Parades and Prayers

There was a parade in New York yesterday, and it made me want to exclaim a prayer of “Thanks” and “Rejoice”...

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Posted in , Nov 12, 2013

Guideposts staffer and Iraq war veteran Allison Churchill

I love a parade. I grew up in parade-loving Pasadena, was born two days before the Rose Parade and never missed one of those parades until I moved away as a young adult.

Dad was a lifelong volunteer for that parade and the whole family rode in flower-decorated cars down the parade route when he was in charge of those white-suited New Year’s Day volunteers. Parades and prayers. Dad picked the theme that year, “Rejoice,” and said prayers the whole way down Colorado Boulevard, mouthing the words, “Rejoice” to the crowds (who probably wondered who he was and who we were).

There was a parade in New York yesterday, and one of our own staffers was in it: Allison Churchill, a veteran of the Iraq war and an enthusiastic participant in this Veterans Day parade. Our Guideposts offices used to be close to the parade route on Fifth Avenue, but now that we’re downtown, we didn’t get to hear the drums rumbling and the bands playing or see the veterans, young and old, marching with their peers, waving flags, celebrating their service to the country, letting us say thanks.

But Allison sent me a photo of her heading out to the parade and it made me want to exclaim a prayer of “Thanks” and one of “Rejoice,” the way Dad would have. Thanks, Allison, for doing what you did and coming back safe and sound and supporting your colleagues the way you support us. It’s great to have a recent veteran from the office marching in the parade. For that I rejoice.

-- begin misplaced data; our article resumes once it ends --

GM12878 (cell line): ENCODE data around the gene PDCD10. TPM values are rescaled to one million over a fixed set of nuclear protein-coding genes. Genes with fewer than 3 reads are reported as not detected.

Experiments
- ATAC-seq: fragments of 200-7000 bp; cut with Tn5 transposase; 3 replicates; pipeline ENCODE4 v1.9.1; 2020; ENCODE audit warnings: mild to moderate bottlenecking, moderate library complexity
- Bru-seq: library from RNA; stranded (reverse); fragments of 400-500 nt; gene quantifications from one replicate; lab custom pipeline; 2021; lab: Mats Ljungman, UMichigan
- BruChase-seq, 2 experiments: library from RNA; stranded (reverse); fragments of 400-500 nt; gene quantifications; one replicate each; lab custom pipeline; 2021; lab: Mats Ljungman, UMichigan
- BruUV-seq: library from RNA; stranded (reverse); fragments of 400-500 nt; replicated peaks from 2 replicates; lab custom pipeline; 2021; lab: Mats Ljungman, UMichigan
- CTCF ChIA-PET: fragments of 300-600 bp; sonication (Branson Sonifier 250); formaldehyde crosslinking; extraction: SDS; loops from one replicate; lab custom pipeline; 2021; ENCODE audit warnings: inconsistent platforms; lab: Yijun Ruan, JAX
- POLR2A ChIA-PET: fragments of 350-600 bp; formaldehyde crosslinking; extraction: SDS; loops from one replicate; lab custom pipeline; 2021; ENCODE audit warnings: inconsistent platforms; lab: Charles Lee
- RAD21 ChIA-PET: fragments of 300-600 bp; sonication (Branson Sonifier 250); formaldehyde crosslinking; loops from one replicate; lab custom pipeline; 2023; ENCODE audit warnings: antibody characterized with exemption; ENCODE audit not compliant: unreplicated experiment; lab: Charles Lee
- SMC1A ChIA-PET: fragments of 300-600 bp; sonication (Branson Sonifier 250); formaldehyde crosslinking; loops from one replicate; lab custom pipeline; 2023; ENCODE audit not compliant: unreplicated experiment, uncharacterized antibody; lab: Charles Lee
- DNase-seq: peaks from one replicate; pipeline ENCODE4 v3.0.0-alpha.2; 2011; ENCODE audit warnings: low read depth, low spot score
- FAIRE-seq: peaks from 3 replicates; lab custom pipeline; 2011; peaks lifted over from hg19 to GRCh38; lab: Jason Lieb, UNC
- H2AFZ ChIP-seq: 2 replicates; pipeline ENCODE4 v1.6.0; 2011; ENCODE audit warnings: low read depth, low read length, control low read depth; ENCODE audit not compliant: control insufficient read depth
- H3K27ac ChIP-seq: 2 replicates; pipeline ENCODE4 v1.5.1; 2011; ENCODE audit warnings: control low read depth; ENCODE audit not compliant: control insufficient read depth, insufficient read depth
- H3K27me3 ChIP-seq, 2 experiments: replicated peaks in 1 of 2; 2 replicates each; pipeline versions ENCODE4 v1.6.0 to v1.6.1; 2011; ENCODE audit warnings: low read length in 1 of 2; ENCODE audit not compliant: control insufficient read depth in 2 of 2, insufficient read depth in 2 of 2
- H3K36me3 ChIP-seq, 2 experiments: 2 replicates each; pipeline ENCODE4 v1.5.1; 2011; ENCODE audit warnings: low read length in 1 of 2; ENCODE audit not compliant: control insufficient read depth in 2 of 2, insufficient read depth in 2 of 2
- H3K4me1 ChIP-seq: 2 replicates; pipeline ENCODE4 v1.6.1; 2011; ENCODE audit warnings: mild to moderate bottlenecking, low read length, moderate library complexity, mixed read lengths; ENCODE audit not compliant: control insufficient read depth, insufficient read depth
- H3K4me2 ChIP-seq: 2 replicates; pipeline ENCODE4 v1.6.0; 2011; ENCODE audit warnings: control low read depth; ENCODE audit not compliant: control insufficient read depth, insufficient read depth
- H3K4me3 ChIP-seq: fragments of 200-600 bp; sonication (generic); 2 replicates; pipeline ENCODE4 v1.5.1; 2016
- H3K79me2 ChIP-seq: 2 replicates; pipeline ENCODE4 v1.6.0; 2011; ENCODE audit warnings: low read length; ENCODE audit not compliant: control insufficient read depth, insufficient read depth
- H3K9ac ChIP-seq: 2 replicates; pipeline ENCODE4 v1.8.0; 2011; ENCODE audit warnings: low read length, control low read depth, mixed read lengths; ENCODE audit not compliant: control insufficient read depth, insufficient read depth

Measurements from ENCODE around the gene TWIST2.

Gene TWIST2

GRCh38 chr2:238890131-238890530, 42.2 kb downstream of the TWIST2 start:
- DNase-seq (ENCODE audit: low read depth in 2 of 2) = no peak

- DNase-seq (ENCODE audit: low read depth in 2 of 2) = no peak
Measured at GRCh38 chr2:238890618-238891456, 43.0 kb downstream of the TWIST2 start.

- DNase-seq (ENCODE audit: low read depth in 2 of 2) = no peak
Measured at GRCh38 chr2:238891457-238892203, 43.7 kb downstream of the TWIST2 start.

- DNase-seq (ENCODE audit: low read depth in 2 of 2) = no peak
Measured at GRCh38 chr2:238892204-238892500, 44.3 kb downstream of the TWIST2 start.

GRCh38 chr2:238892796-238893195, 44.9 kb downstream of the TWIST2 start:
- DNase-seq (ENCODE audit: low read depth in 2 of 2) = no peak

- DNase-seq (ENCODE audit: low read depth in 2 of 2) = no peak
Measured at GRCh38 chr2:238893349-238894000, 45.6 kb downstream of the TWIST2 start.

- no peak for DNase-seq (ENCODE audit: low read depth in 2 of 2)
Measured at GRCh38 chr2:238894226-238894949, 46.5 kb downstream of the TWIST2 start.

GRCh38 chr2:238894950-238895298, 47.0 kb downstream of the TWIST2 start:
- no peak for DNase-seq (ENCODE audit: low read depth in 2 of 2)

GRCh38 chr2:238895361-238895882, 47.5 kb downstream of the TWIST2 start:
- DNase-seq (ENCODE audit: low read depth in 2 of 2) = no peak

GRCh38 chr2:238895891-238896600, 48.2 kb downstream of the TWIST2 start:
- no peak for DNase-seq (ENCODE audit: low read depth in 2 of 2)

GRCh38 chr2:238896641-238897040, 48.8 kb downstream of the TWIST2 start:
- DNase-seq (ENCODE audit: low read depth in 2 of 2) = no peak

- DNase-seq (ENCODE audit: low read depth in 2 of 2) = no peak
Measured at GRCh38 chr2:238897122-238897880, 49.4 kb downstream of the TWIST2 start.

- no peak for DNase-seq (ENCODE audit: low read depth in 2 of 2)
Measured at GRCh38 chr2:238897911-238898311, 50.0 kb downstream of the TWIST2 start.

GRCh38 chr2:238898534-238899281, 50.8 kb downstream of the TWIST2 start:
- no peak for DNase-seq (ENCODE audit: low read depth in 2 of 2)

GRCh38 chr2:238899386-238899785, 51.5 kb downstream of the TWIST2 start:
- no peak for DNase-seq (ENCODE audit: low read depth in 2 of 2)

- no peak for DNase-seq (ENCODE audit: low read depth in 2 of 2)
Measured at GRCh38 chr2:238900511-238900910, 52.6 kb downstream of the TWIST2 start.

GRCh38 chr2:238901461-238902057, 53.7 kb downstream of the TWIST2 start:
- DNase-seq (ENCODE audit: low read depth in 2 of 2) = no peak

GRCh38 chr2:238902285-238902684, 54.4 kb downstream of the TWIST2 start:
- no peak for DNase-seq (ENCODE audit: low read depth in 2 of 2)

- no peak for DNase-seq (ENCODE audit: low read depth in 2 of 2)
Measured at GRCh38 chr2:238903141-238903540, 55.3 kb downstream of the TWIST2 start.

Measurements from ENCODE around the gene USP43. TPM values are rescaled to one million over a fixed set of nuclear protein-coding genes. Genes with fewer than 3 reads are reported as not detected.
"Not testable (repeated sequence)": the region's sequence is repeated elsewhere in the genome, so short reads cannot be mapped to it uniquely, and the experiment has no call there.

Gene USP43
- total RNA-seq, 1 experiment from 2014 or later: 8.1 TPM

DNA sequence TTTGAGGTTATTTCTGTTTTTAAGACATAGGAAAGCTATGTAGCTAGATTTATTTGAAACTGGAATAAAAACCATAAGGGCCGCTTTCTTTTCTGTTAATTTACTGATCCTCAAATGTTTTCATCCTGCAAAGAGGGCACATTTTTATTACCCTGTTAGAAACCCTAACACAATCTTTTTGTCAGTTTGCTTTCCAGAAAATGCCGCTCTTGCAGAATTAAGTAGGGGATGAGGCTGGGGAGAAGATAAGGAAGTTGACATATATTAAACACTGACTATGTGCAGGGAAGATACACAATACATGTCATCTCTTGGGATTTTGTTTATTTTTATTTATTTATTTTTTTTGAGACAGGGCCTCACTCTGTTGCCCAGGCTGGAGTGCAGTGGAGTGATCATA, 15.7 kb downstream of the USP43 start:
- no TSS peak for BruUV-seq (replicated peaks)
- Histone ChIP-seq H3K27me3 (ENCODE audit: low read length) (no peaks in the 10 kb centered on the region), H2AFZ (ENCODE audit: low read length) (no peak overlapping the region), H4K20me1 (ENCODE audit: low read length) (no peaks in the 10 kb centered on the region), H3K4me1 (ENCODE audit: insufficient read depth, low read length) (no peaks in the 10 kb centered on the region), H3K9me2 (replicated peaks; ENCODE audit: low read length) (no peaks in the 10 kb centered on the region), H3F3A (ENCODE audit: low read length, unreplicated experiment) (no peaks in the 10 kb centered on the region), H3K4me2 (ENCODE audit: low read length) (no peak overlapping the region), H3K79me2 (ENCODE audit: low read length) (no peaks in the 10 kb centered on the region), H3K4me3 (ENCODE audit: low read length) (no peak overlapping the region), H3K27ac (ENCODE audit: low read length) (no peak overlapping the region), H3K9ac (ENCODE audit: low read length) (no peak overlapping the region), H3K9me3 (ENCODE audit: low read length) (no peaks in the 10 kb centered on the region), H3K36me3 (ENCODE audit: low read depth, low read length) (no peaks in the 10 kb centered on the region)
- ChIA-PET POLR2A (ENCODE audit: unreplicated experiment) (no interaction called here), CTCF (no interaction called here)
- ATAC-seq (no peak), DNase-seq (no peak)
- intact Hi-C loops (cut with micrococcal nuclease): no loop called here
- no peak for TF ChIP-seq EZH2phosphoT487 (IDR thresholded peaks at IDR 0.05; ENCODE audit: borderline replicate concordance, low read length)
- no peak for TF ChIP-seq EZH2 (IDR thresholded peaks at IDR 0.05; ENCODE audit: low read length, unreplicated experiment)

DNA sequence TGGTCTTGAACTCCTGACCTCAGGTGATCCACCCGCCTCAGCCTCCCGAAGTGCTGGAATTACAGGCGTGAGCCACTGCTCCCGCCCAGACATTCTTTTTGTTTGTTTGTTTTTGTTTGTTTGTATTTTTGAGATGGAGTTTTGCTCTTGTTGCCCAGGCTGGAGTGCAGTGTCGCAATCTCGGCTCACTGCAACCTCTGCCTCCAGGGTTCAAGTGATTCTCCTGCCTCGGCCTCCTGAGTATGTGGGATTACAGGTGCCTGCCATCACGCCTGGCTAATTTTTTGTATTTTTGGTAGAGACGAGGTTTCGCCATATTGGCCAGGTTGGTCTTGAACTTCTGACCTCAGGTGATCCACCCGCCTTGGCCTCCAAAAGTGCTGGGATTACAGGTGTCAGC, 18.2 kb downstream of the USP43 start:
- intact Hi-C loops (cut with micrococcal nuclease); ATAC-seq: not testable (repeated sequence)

Also, thanks, Lord, for being with all those veterans who are coming back from the wars, who have come back from overseas and are dealing with civilian life anew. We’re doing a series in the magazine in 2014 about those good people, “Our Returning Troops,” our way of expressing appreciation and making ourselves aware, as we make our readers aware, of what challenges they face. For some of them who were wounded or are suffering from PTSD or Traumatic Brain Injury, the challenges are big indeed.

We rejoice in God’s presence in their lives and offer them a huge welcome home. Not every day is a parade, not all of life is a parade, but on a parade day, like yesterday, we can come together in person, or online, with drum rolls, flags, marching bands and songs of rejoicing. “They see your procession, O God, your procession into the sanctuary, my God and my King” (Psalm 68:24). Parades and prayers go hand-in-hand.

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